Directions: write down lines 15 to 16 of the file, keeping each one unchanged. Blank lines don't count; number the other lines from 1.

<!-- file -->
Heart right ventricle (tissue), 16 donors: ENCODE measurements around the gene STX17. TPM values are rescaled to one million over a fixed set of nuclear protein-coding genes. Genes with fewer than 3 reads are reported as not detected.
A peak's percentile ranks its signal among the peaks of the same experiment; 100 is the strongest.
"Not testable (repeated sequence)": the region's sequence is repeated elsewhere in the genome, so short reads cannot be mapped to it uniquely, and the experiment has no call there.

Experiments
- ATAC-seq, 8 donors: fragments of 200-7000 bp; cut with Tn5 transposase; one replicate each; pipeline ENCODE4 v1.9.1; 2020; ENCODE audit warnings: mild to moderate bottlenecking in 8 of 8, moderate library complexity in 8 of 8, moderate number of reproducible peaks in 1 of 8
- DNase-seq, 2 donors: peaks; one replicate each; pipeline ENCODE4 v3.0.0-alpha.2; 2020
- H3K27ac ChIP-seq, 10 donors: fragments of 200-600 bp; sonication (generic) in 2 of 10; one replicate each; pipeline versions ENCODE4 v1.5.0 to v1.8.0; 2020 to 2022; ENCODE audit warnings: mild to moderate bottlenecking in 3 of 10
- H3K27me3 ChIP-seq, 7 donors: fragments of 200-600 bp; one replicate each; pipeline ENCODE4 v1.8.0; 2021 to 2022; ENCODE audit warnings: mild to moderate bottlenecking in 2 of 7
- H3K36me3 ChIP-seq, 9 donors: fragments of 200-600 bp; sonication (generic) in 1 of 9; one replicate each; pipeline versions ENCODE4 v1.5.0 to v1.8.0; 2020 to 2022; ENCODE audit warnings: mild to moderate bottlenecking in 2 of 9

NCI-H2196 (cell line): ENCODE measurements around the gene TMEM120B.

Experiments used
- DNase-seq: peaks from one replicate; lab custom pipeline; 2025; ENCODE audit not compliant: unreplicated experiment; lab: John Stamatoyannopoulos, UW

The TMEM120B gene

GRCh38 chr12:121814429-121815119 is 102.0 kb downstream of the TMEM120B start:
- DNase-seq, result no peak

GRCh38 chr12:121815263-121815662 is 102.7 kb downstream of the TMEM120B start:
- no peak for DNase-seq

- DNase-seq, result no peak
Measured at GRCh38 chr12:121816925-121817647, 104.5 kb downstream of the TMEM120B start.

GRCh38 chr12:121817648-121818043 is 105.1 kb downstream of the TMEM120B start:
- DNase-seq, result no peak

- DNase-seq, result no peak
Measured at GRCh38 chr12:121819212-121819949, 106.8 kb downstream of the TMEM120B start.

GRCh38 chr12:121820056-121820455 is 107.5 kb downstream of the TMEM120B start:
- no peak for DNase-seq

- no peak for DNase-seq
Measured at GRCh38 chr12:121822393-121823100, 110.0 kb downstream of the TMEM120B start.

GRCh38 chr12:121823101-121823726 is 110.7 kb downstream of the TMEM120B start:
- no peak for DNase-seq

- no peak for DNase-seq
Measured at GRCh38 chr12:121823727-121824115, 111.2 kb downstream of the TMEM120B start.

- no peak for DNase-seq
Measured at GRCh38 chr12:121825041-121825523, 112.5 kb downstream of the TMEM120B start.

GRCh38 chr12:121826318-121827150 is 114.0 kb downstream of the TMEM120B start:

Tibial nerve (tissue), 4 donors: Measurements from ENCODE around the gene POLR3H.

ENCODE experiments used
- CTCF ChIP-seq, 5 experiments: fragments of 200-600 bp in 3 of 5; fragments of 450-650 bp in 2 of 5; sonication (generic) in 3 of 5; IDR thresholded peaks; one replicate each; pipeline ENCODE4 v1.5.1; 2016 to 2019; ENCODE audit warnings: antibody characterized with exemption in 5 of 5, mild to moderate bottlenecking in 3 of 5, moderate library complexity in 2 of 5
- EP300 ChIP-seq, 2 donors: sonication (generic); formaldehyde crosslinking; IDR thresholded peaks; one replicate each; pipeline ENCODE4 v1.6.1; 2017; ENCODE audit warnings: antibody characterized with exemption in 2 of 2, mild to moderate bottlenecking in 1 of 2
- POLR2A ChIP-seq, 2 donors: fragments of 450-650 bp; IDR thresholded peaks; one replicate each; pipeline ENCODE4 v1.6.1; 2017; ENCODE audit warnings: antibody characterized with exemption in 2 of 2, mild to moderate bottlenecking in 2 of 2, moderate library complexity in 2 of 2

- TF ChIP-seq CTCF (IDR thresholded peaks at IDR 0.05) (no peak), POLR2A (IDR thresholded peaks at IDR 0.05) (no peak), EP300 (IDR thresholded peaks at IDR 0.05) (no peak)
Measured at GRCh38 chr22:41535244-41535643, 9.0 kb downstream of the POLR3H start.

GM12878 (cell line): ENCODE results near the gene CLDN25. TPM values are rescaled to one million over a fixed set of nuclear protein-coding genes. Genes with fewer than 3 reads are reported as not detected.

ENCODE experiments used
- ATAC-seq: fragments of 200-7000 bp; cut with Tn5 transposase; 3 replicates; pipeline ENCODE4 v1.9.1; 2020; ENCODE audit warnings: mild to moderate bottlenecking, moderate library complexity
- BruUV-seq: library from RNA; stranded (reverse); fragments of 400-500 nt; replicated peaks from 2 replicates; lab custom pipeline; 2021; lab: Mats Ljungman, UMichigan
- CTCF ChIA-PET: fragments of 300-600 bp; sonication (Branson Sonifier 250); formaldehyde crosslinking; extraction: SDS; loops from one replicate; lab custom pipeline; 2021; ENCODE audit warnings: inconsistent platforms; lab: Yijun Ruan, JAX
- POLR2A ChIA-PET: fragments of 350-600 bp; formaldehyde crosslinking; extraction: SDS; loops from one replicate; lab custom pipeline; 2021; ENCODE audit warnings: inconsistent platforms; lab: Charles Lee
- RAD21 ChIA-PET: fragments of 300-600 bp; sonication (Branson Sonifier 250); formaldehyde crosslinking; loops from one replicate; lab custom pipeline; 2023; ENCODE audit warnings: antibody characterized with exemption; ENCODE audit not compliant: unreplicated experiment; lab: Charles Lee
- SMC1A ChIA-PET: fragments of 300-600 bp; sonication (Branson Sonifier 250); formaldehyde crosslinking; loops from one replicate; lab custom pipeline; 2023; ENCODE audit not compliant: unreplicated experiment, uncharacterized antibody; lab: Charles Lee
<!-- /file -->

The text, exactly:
- DNase-seq, result no peak

GRCh38 chr12:121815263-121815662 is 102.7 kb downstream of the TMEM120B start: